I just discovered Marc Bousquet’s excellent blog based around his eye-raising book, How the University Works (from NYU Press). Two sample chapters are available on his site — I read the Intoduction (.pdf) — a sobering examination of the consequences of the corporatization of academia — and discovered that my pangs of anxiety about this issue were justified and that things are a lot worse than I suspected.
But reading the sample chapter on students and labor, “Students are Already Workers,” (.pdf file) really got me thinking about my students, as I plan for the classes in the year ahead:
The reality of the undergraduate workforce is very different from the representation of teen partiers on a perpetual spring break, as popularized by television (Girls Gone Wild), UPS propaganda (“they’re staying up until dawn anyway”), and Time: “Meet the ‘twixters,’ [twenty-somethings] who live off their parents, bounce from job to job and hop from mate to mate. They’re not lazy—they just won’t grow up” (Grossman; for more, see Bartlett).
There are more than 15 million students currently enrolled in higher ed (with an average age of around twenty-six). Tens of millions of persons have recently left higher education, nearly as many without degrees as with them. Like graduate employees, undergraduates now work longer hours in school, spend more years in school, and can take several years to find stable employment after obtaining their degrees. Undergraduates and recent school leavers, whether degree holders or not, now commonly live with their parents well beyond the age of legal adulthood, often into their late twenties. Like graduate employees, undergraduates increasingly find that their period of “study” is, in fact, a period of employment as cheap labor. The production of cheap workers is facilitated by an ever-expanding notion of “youth.” A University of Chicago survey conducted in 2003 found that the majority of Americans now think that adulthood begins around twenty-six, an age not coincidentally identical with the average age of the undergraduate student population (Tom Smith).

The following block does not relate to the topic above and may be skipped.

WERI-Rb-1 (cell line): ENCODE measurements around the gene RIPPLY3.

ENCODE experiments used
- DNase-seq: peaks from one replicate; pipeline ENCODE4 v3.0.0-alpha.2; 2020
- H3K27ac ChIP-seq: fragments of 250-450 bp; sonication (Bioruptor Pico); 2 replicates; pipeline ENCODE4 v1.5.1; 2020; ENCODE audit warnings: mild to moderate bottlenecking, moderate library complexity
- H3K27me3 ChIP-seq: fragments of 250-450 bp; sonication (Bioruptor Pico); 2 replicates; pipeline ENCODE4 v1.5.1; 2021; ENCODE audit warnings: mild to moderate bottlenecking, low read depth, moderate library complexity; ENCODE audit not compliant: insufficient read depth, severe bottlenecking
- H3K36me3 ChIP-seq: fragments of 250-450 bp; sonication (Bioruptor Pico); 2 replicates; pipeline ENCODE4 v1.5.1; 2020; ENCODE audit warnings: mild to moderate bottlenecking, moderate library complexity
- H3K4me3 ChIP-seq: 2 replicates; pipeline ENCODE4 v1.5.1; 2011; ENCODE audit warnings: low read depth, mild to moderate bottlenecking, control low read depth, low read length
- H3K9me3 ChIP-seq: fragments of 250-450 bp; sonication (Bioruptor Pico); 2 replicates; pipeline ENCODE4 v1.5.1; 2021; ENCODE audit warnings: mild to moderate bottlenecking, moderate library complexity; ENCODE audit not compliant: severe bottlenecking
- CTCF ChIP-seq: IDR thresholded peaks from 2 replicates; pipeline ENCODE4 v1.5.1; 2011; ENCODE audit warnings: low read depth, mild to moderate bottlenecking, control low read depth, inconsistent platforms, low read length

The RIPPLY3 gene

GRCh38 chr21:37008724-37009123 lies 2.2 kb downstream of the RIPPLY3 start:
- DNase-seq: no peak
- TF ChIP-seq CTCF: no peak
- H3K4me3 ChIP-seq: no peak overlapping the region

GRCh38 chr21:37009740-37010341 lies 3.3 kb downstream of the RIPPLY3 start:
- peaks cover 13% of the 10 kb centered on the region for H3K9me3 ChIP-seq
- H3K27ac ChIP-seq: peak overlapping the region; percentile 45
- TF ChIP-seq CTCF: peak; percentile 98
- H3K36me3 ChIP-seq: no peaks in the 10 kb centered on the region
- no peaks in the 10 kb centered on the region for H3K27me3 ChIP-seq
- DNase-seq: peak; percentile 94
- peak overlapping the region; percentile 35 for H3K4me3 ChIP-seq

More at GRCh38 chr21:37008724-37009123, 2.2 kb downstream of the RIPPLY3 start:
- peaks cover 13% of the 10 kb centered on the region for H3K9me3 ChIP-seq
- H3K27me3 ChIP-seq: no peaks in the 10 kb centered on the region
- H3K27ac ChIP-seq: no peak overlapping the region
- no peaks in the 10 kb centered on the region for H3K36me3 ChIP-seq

The idea that college instructors are teaching students to be “pre-professionals” before they enter the workforce is becoming an anachronism. Students are working more and more…whether in work study or in jobs to support their degree. More and more they come to my office door, asking for extensions or accommodations that can work around their employer’s schedules. More and more, I see students in campus offices, doing much of the grunt work. I go out to a local restaurant or a downtown bar, I see my students…but they’re not eating or partying; they’re taking my orders or pouring my drinks.
So what? one might wonder. What’s the harm? Students work, just like everyone else. I have conflicting feelings. For one thing, college can and maybe should be a temporary sanctuary away from the work world. But as someone who also worked in a “real world” job throughout college (and who signed up for the GI Bill and spent a few years in military service just to afford to attend college to begin with), I’ve always felt that these struggles are beneficial, ultimately, because they can teach a person the ethics required to survive in the workforce, like disciplined time management and the art of delayed gratification (e.g. work now, pay later). We “pay to work” when we go to college, in the interest of not only learning skills and information, but also earning the social capital it takes to raise one’s status.